I would like to tell you the stories of Rachel and Isaac.
Rachel arrived at an hour old, I calculated her gestation to be 35-36weeks with a weight of 1.52KG. She was born in a hospital but they have no neonatal facilities. Born pale, floppy and not-crying, she was resuscitated and then transferred to us. When I was called to come and see her she was in her mothers arms, pale and cold, not breathing, heart rate low. With the help of our visiting student doctor I resuscitated her with bagging and cardiac massage and put her on oxygen in an incubator. Her temperature rose well, her heart rate was good and strong, blood sugar was fine, but her breathing was still laboured, she continued to grunt.
After an hour her oxygen saturation began to drop and, despite increasing oxygen, it continued to drop, then her heart rate began to drop too. I recommenced CPR and, after 20 minutes of effort, finally brought her back to a point of stability, but I could no longer ignore the issue I faced.
Rachel's condition of respiratory distress leading to respiratory failure was going to kill her. The only way I could possibly prevent this would be to provide respiratory support in the form of CPAP as oxygen therapy was obviously not enough. We have one CPAP machine and Maureen is on it. Maureen is a tiny premature baby who has been with us for a week, she is fragile but doing well. To remove Maureen from the CPAP would mean her death, but to not give it to Rachel would be her death.
How do you choose who dies? from an emotional perspective? from a logical perspective? When both choices seem wrong, what is the right choice?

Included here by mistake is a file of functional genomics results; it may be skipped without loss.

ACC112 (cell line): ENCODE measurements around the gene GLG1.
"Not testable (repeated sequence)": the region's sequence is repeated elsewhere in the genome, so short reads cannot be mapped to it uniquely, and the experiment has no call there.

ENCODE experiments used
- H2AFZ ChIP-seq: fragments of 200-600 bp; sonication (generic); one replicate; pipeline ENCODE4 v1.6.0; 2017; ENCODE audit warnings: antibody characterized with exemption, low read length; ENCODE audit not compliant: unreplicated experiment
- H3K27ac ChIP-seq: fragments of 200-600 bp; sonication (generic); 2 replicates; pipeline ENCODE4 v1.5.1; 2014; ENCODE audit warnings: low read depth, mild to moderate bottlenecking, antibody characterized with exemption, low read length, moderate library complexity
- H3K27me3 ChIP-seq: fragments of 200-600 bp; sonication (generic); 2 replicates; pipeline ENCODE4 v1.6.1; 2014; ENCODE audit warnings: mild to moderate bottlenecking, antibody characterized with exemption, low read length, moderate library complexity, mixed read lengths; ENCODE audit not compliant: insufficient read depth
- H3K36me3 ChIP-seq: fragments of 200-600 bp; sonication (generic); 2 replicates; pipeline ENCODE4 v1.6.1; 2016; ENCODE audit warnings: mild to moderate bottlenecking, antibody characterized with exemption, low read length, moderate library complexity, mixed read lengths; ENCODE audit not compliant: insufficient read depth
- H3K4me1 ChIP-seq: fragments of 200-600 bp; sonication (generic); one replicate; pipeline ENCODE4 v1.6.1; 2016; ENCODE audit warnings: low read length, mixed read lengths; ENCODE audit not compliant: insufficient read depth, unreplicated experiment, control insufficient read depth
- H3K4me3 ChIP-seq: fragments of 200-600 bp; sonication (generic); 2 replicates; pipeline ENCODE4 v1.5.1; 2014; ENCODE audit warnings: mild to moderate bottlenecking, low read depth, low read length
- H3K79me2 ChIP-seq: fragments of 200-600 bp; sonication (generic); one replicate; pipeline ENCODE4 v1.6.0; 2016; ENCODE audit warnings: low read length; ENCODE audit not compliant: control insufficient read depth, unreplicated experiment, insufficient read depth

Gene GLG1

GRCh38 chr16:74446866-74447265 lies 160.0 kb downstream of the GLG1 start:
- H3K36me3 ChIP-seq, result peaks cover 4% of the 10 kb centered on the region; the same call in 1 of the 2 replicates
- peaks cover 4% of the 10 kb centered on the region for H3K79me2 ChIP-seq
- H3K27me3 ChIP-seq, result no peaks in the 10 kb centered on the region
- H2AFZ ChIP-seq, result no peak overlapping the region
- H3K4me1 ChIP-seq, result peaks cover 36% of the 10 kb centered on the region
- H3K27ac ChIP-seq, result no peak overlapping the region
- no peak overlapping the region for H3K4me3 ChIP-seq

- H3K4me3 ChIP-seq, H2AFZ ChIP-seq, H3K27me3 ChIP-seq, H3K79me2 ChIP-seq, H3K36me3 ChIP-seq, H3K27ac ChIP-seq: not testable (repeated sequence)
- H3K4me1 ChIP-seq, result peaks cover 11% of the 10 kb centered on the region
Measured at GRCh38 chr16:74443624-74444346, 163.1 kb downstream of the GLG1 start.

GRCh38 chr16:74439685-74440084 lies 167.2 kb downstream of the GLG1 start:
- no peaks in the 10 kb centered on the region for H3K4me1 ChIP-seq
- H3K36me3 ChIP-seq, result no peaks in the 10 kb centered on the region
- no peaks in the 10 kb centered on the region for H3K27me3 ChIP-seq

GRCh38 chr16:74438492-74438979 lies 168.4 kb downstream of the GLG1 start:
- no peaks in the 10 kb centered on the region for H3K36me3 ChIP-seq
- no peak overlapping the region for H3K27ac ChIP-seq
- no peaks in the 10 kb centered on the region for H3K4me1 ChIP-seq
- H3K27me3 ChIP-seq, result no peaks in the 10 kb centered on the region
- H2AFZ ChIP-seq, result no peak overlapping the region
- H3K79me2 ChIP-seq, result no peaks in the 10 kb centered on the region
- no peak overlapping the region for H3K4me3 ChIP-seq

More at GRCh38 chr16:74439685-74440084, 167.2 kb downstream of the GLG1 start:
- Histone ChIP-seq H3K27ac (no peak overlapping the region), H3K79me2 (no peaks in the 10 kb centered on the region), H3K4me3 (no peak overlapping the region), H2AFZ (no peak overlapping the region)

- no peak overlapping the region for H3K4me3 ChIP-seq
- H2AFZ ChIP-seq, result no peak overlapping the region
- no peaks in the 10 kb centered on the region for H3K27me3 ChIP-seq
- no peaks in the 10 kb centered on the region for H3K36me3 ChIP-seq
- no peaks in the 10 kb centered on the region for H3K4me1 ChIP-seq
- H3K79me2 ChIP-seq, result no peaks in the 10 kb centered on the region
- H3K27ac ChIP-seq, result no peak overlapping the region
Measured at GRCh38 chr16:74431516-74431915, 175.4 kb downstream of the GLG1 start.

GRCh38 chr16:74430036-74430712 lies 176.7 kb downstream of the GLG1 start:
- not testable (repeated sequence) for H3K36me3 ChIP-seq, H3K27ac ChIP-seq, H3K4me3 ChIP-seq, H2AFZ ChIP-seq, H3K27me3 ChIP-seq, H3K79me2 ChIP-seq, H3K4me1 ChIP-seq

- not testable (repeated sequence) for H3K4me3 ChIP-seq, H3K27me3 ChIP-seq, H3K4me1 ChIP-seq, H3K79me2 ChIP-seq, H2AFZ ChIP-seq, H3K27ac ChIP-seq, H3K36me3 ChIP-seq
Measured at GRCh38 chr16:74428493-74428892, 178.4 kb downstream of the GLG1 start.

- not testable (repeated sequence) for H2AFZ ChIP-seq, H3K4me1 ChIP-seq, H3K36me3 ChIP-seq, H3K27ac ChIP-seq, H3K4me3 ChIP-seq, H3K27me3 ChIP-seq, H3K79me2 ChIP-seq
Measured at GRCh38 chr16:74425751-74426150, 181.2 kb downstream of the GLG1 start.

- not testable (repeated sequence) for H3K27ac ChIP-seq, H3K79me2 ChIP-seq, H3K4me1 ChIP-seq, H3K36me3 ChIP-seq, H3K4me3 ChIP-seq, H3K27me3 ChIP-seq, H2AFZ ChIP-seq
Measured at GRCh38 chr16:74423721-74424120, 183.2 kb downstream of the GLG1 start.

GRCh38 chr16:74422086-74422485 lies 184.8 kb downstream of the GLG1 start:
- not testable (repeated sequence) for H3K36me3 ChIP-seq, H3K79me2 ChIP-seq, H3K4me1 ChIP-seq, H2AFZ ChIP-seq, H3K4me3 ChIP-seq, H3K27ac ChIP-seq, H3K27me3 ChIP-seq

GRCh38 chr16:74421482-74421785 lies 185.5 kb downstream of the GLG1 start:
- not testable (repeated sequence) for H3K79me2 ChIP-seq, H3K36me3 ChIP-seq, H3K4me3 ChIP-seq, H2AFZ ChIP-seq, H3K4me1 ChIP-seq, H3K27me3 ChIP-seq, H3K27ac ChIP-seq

Isaac has been with us for a week now. When he arrived he was five days old. Born at home premature, his family believed he would die so kept him at home, they fed him a tablespoon of expressed breast milk twice a day but otherwise left him to die. After 5 days he was still alive, so they brought him to us.
The fact that Isaac was alive when he arrived was a miracle in its self. He was cold and weak and had respiratory distress. On top of this he had a severe umbilical infection, abdominal hernia, distended loopy abdomen and a loud heart murmur. His facial features were abnormal indicating the presence of a chromosomal abnormality. I was certain that Isaac would die in his first day with us, but he defeated the odds, survived and stabilised. He is now stable, his infection settled. He still required 1.5L of oxygen and is tube fed. On assessing Isaac I have found that while he has some natural reflexes, his moro (startle) reflex is weak and he has no suck reflex. His pupils also do not react as I would expect them to. I suspect he may have brain damage.
Isaac has been unable to cope without oxygen, he is feeding through a nasal gastric tube as he cannot suck feed. If we can wean him off oxygen he can go home tube feeding but without health care readily available for severe disabilities he will likely die in the months ahead. If we cannot wean him off oxygen he will be unable to survive outside of our medical centre.
In God's eyes all life is precious, no matter the age, condition, ethnicity or context. Both Rachel and Isaac are precious in his eyes.
As much as these decisions torture me, I think God would be glad they are torturing me because it means that Rachel and Isaac are precious in my eyes too. The day these decisions become easy is the day I should walk away, because then I will no longer care.
God give me the strength to do everything that I can, the wisdom to make the decisions that I must and the comfort of your love to cope with the consequences.